In the present context, Autonomous District Councils (ADCs) have town committees to monitor and look into the town affairs too. But these basic governance structures are non-functional and can deal with the huge challenge.
Local governance in the Tribal Hill districts is the ADC. It is the grassroots development model for the tribal hill districts.
In the present context, these ADCs have town committees to monitor and look into the town affairs too. But these basic governance structures are non-functional nor can deal with the huge challenge.
These ADCs were formed a year earlier before Manipur attained statehood. It was established under the Manipur ( Hill Areas) District Council Act 1971. The ADCs function under the Manipur Hill Areas Committee which is constituted under Indian Constitution Article 371-C, a special provision concerning the state of Manipur.
According to the constitutional provisions and District Council Acts the Governor is supposed to annually, or whenever so required by the President, make a report to the President regarding the administration of the Hill Areas in the state of Manipur. This, though, does not seem to be in practice. Neither the ADCs are functioning nor elections are held regularly.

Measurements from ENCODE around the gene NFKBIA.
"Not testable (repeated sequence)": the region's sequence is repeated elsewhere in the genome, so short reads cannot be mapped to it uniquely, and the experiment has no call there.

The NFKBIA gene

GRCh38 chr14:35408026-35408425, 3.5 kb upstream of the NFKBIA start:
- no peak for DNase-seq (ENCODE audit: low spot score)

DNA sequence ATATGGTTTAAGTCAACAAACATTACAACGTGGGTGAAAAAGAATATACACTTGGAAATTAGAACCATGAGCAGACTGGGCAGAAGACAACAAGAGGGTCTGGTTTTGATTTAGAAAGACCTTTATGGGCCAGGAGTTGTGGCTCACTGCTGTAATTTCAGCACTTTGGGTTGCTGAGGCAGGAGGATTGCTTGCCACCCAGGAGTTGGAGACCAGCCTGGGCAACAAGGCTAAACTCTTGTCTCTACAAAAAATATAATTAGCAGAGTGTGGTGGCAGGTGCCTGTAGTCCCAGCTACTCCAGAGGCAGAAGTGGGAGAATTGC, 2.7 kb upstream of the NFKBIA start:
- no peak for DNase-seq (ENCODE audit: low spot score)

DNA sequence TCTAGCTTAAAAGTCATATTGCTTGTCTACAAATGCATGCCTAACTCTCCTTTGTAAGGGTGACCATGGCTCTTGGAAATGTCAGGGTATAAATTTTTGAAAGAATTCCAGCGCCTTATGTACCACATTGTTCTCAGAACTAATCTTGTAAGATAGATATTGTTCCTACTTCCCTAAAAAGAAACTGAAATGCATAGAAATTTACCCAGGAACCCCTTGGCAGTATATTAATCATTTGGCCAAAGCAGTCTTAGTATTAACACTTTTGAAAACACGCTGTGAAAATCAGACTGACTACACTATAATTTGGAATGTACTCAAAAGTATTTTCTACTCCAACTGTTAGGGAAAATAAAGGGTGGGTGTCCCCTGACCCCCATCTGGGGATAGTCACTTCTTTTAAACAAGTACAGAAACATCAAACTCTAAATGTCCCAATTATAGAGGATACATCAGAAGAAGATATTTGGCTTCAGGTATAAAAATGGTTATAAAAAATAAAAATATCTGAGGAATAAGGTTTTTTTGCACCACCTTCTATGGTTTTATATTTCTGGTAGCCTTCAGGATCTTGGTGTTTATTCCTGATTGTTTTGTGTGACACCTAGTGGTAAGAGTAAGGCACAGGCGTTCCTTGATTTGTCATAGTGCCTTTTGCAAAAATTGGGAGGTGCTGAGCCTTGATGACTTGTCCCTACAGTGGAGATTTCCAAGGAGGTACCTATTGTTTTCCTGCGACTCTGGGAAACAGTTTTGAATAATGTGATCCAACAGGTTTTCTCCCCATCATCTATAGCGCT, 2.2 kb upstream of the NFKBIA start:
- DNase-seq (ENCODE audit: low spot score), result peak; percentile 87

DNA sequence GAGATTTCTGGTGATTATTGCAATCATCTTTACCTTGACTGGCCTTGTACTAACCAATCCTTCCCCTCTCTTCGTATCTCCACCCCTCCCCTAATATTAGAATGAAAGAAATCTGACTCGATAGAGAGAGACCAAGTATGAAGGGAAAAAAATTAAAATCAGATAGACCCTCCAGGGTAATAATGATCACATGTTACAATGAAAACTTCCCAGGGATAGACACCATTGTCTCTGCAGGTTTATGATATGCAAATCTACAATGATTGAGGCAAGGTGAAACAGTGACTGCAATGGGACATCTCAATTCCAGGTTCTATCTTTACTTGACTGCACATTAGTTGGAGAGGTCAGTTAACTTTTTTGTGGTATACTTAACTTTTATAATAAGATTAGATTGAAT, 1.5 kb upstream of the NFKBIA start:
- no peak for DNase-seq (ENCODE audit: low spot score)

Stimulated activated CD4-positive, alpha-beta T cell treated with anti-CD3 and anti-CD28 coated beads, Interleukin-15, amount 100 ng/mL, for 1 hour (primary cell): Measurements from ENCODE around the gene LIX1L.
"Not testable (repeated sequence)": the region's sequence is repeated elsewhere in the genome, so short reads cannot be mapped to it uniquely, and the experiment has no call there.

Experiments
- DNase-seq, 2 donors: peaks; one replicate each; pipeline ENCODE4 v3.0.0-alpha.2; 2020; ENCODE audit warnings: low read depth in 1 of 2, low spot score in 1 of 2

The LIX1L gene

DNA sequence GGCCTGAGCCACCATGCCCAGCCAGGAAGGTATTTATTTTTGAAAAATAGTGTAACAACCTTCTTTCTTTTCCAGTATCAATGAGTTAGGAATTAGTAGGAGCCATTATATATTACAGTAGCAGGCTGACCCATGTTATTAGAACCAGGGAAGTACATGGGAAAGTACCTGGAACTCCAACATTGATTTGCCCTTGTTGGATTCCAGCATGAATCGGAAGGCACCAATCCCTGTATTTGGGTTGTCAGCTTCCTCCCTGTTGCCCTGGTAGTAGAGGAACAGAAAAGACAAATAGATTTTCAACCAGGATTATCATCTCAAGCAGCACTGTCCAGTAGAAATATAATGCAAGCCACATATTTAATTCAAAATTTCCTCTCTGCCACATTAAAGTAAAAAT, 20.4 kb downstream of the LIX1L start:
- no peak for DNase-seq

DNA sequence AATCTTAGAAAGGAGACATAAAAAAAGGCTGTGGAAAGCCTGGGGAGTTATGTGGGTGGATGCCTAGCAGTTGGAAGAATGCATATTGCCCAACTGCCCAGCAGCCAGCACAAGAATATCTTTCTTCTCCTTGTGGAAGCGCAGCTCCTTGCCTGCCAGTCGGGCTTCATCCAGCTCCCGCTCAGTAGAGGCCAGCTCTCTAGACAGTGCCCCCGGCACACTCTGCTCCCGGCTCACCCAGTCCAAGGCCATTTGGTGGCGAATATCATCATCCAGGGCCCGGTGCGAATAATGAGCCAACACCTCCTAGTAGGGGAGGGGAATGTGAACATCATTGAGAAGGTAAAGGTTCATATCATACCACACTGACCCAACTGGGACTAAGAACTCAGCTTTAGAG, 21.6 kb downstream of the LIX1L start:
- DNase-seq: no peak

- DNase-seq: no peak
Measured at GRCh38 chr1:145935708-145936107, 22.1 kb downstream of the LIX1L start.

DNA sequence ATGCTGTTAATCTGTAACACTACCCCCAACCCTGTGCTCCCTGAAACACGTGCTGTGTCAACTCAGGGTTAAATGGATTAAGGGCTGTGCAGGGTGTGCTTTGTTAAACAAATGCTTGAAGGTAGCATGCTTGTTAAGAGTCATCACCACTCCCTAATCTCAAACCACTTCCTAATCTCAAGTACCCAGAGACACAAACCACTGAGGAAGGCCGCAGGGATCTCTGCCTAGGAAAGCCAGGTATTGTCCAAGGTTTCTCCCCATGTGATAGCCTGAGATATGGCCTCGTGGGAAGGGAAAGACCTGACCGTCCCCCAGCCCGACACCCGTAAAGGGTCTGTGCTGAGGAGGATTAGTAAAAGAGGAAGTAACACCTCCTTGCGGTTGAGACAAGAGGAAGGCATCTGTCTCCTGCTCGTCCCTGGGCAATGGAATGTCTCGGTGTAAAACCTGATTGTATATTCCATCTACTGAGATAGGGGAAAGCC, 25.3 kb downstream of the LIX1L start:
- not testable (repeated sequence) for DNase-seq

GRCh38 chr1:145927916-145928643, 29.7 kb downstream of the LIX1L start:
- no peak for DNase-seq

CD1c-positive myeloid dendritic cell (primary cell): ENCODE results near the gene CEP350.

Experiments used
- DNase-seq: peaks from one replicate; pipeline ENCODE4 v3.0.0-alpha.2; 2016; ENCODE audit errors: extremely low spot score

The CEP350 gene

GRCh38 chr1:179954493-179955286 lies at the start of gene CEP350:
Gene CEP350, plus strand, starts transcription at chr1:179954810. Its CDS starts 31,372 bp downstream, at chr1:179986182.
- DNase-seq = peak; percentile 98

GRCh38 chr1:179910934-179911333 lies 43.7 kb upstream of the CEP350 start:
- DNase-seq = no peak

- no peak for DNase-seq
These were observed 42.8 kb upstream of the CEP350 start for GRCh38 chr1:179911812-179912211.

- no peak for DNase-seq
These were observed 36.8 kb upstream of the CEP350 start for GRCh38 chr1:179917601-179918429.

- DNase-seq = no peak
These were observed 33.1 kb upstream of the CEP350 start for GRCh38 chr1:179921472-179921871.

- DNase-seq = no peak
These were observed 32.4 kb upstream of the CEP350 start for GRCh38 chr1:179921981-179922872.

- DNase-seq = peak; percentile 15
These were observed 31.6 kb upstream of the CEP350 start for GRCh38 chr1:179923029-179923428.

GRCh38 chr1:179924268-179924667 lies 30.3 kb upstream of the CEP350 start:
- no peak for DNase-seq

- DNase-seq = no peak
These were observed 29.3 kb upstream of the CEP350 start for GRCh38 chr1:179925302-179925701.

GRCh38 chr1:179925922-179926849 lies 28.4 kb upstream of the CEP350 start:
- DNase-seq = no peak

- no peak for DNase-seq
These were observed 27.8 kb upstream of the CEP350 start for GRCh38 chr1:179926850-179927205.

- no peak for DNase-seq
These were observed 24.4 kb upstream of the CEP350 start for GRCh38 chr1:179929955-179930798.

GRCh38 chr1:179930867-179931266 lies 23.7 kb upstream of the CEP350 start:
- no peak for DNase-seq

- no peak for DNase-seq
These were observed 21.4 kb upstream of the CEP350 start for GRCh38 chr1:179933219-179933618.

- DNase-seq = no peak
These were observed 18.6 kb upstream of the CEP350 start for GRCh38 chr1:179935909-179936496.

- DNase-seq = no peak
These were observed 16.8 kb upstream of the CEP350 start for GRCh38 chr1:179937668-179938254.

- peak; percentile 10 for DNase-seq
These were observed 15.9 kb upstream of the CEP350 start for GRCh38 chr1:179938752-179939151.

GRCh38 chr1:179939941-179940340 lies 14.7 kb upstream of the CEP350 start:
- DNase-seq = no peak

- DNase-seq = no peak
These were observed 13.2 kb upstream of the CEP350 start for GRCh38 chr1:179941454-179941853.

The tribal hill districts are literally with no local governance and administration. Neither there is any functioning local self-government - the ADCs nor the village chiefs or village authorities are in power. Here arise the complications and complexities in the governance of the tribal hill areas- creating a huge gap in development. Thus leading to the piling up of problems and issues.
At the initial formation, six district councils – Churachandpur, Chandel, Ukhrul, Tamenglong, Senapati, and Sadar Hills, were established. The first ADC elections to the Six autonomous district councils of Manipur’s hill districts of Churachandpur Chandel, Sadar Hills, Senapati, Ukhrul, and Tamenglong were held in 1973.
Each council had 18 elected members and two were nominated. Today, each ADC member comprises 24 elected and two nominated members.
From 1990 onwards ADC election was boycotted in demand for an extension of the Sixth Schedule. For 20 years no elections to the ADCs were held. No administration and governance in the tribal rural areas.
Surprisingly or paradoxically, Manipur Tribal Hill Areas do not come under the 6th Schedule or 5th Schedule of the constitution unlike any other state in India that has an ST population.